Starting a business in Argentina
EDITORS NOTE: Here is another post from our new friend Daniel K in Buenos Aires, the owner of Anuva Vinos. Having just started a business in Argentina, Daniel knows what he is talking about. This is the first post by Daniel on the subject of starting your own business in Argentina, more to come!
I believe that starting a business in Argentina, or any country really, begins when a great idea meets the inspiration to execute the legwork involved in taking the idea from concept to reality. After doing tremendous amounts of research, planning and strategizing, the business (if the initial idea was good enough) simply requires DOING the work involved. Much easier said than done.
But what would the difference be in starting a business in Argentina vs. starting a business in the U.S. or some other country?
1.Knowing the culture and language: which then effects your…
3.Sales, Marketing, Operations, Management, Accounting, Finance, Legal.
Going in order, knowing the culture and language of the place where you want to do business is absolutely crucial. This part of starting a business feeds into the rest of the aspects I have outlined above as well, and may even be the inspiration for your idea. If you really understand the culture of where you reside—for example Argentina—and can make accurate comparisons to other cultures of perhaps where you come from, you can see the opportunities in the market.
Argentina, for example, tends to be a less organized, more laid back, “traditional” culture, where Spanish is by far the predominant language. If you expect things to run the way they do in your home country, forget it. You will drown. You must be able to adapt to their way of doing things because, as previously referenced, “Es así” (that’s the way it is). So if you go into the DGEP or INV or AFIP (various governing bodies—secondary school, viticulture, and taxes, respectively) and expect that they will know how to get the appropriate forms in order for a student exchange, wine analysis or registration of a monotributista (like a sole-proprietor) be patient, because you will have to go to several different floors, offices, stand in different lines, etc. in order to get your questions answered. Also, in this instance, the importance of knowing the language on a fluent level cannot be underestimated, as government officials tend to not know English. If you have access to a large amount of capital, however, you may pay bilingual lawyers and accountants to do these tramites (paperwork) for you. But they will certainly charge you for it.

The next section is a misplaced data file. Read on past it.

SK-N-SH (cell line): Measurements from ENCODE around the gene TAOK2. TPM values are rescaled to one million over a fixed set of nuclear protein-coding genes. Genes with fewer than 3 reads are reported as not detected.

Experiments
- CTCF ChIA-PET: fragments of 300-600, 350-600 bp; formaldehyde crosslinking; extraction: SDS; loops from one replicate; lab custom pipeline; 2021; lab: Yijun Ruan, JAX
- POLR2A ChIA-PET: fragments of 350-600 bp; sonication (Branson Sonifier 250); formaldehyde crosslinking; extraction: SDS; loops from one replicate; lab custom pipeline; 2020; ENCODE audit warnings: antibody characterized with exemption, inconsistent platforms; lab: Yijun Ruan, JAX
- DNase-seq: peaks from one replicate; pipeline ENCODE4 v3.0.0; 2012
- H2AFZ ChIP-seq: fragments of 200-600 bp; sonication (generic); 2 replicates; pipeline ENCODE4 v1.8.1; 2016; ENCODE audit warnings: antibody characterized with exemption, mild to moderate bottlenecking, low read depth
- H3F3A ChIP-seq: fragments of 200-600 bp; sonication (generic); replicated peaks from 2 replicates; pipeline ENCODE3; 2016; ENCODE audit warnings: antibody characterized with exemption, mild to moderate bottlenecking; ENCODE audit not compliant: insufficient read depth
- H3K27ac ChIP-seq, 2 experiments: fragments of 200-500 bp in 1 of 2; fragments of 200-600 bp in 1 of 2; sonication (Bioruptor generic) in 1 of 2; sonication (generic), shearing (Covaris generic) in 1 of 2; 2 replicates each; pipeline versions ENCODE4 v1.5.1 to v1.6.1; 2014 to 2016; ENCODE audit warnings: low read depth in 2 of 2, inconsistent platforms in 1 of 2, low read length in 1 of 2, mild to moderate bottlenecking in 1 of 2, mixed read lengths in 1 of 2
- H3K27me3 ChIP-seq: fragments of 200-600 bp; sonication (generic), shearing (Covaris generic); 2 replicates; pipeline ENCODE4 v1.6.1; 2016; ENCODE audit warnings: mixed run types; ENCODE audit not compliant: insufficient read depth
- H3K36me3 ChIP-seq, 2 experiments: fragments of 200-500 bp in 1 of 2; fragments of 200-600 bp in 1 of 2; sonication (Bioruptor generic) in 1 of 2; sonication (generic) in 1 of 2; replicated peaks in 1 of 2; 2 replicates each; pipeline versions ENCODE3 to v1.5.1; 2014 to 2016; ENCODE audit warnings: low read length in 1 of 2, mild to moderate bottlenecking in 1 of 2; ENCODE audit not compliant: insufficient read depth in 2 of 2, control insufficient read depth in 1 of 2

The Argentine government is also only barely arriving to the digital age. In fact, all of the government offices that I have been to still require in-person signatures and sellos (stamps or seals). Only recently have online forms and downloads become available. Expect to have to go in person, expect to have it take twice as long as you think it will, and expect to have to go back at least once because the person who attended you actually gave you the wrong information. Not out of malice, but simply a very narrow view of what they do. I find it to be tremendously similar to any other bureaucracy.
Remember also that many operations require a DNI (Documento Nacional de Identificación) which can be obtained in several ways. The easiest is to marry an Argentine, although many would argue to the contrary about the relative “ease” of this method. The Visa por Rentista can also be obtained fairly easily, but does require a lot of paperwork and patience. The basic requirement for it is proof of solvency. Many of the other forms of obtaining a long-term visa, most of which include the right to obtain a DNI, can be found at the following link, which of course, is only in Spanish—clear evidence of the need to understand the culture and speak the language. Argentina Ministry of Interior - Immigration Information